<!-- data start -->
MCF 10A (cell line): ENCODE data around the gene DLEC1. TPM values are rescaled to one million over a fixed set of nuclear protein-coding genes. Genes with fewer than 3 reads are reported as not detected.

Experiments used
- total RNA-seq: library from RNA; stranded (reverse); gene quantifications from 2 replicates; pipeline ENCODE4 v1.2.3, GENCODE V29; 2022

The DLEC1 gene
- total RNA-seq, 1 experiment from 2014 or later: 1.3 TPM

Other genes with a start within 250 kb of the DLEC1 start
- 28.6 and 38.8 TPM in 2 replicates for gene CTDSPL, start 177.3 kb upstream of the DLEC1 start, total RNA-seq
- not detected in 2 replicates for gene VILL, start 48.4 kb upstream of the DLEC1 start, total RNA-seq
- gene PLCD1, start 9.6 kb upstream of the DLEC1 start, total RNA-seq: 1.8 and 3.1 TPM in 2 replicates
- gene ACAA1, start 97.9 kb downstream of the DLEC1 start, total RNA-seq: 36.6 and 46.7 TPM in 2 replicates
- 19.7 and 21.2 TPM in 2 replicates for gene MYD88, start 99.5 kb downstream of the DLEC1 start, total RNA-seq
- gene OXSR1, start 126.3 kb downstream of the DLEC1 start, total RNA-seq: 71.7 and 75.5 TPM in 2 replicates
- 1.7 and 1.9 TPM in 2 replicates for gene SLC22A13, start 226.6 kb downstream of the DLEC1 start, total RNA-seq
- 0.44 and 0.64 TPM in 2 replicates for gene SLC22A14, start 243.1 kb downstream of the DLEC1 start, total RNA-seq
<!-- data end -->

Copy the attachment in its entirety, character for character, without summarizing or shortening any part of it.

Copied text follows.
MCF 10A (cell line): ENCODE data around the gene DLEC1. TPM values are rescaled to one million over a fixed set of nuclear protein-coding genes. Genes with fewer than 3 reads are reported as not detected.

Experiments used
- total RNA-seq: library from RNA; stranded (reverse); gene quantifications from 2 replicates; pipeline ENCODE4 v1.2.3, GENCODE V29; 2022

The DLEC1 gene
- total RNA-seq, 1 experiment from 2014 or later: 1.3 TPM

Other genes with a start within 250 kb of the DLEC1 start
- 28.6 and 38.8 TPM in 2 replicates for gene CTDSPL, start 177.3 kb upstream of the DLEC1 start, total RNA-seq
- not detected in 2 replicates for gene VILL, start 48.4 kb upstream of the DLEC1 start, total RNA-seq
- gene PLCD1, start 9.6 kb upstream of the DLEC1 start, total RNA-seq: 1.8 and 3.1 TPM in 2 replicates
- gene ACAA1, start 97.9 kb downstream of the DLEC1 start, total RNA-seq: 36.6 and 46.7 TPM in 2 replicates
- 19.7 and 21.2 TPM in 2 replicates for gene MYD88, start 99.5 kb downstream of the DLEC1 start, total RNA-seq
- gene OXSR1, start 126.3 kb downstream of the DLEC1 start, total RNA-seq: 71.7 and 75.5 TPM in 2 replicates
- 1.7 and 1.9 TPM in 2 replicates for gene SLC22A13, start 226.6 kb downstream of the DLEC1 start, total RNA-seq
- 0.44 and 0.64 TPM in 2 replicates for gene SLC22A14, start 243.1 kb downstream of the DLEC1 start, total RNA-seq